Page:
How did open space advocates turn 1998’s thumping 58 to 42 percent defeat into 2003’s overwhelming victory? In a word: persistence. Throughout the 1990s, the Huron Valley Group built relationships not only with other members of the environmental community, but also with farmers and business leaders in the Ann Arbor area, all the while opposing specific developments that threatened important natural areas. The group also helped educate the community about the impact of sprawl through such endeavors as five "Tour de Sprawl" events to build public awareness about sprawl’s impact on the Ann Arbor region’s quality of life.

Doug Cowherd, above, and Michael Sklar, below.

The tours attracted between 40 and 110 people who either biked or rode on a bus. Bicyclists and bus riders would convene at a local park, then rendezvous at half a dozen pre-arranged tour locations to hear expert speakers. The Huron Valley Group advertised the events through the group newsletter, e-mail lists, local newspapers, and a local public radio station. Most tours ended with a party featuring a string band and pizza.

"Each tour focused on a different part of the county," explains Huron Valley Group Vice Chair Nancy Shiffler. "Typically, we visited compact developments—both new and old—that created livable neighborhoods while preserving open space, and then contrasted this positive model of development with sprawl subdivisions that fail to do either. We also looked at high-quality farmland and natural areas jeopardized by sprawl, and discussed ways these special places could be protected."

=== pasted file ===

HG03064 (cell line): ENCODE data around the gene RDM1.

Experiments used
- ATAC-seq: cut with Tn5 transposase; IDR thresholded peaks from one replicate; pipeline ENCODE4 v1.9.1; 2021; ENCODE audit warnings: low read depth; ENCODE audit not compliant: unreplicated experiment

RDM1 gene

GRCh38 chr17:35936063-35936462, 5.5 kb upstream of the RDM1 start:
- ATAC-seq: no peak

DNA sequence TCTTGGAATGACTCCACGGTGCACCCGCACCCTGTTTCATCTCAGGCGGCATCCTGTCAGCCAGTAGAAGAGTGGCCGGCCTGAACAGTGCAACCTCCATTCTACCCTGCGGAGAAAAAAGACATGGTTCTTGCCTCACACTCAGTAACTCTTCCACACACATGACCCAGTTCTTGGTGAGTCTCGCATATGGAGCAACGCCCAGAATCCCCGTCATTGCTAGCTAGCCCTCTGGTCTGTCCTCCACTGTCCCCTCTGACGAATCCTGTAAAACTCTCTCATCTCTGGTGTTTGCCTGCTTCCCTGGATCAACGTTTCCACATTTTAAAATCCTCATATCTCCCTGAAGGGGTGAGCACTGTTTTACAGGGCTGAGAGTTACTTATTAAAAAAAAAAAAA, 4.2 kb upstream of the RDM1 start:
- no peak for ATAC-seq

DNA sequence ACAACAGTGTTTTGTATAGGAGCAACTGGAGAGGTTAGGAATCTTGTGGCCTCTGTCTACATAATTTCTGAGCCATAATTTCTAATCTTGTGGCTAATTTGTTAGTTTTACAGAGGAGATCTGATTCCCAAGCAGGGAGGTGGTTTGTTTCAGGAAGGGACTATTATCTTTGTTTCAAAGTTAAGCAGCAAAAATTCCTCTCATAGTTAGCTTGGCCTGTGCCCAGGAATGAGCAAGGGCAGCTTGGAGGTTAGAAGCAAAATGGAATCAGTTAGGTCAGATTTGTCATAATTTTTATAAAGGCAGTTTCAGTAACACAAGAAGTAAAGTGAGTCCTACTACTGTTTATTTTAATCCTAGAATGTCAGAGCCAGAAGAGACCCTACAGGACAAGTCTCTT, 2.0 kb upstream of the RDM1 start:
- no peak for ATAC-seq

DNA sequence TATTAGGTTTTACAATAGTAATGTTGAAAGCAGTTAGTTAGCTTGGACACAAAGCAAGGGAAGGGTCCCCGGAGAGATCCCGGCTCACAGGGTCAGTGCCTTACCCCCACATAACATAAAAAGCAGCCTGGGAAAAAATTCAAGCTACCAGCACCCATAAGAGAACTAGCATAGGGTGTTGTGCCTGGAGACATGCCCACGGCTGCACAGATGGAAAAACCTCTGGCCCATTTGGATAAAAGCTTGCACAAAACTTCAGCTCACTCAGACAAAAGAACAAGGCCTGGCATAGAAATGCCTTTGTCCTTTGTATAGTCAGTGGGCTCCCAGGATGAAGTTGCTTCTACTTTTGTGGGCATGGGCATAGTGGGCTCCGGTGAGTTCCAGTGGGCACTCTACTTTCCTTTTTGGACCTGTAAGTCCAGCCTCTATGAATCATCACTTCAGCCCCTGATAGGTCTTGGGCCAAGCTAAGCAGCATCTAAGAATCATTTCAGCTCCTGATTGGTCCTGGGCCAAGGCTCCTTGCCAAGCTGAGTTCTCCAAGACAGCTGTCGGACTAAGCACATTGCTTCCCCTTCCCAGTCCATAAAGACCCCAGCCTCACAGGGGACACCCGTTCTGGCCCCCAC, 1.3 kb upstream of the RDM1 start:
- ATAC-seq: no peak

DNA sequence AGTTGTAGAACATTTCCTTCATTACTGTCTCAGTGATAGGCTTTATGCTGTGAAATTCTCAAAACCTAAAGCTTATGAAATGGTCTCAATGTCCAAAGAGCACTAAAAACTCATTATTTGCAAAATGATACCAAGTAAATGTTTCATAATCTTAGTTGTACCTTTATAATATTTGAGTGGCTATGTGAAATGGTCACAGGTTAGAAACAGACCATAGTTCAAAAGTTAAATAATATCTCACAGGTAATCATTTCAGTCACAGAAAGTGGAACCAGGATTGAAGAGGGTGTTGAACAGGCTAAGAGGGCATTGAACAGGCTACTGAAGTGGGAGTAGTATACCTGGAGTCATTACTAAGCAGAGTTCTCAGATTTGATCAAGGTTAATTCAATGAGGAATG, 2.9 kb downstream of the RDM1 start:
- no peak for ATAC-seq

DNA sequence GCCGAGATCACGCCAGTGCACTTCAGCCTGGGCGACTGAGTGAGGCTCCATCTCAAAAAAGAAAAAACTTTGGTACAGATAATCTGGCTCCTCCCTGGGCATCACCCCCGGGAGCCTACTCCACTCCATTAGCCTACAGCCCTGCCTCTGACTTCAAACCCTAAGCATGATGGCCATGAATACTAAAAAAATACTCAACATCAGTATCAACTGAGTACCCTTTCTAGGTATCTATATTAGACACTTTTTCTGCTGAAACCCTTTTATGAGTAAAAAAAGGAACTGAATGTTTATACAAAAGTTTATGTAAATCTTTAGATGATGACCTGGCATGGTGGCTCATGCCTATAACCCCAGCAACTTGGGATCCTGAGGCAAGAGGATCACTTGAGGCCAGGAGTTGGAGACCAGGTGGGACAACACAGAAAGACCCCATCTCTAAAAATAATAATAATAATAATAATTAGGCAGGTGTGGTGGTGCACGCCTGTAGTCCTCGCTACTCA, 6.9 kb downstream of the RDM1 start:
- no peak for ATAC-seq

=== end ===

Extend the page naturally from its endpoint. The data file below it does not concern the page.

Rebounding from their 1998 setback, the Huron Valley Group won two smaller victories before launching Proposal B. In 1999, the group helped renew a city parkland acquisition tax and raise $8 million. The measure passed with 65 percent of the vote. The next year Club activists helped promote a county-wide land preservation tax to raise $25 million for the purchase of more than 5,000 acres of natural areas. This measure also passed, 64 to 36 percent.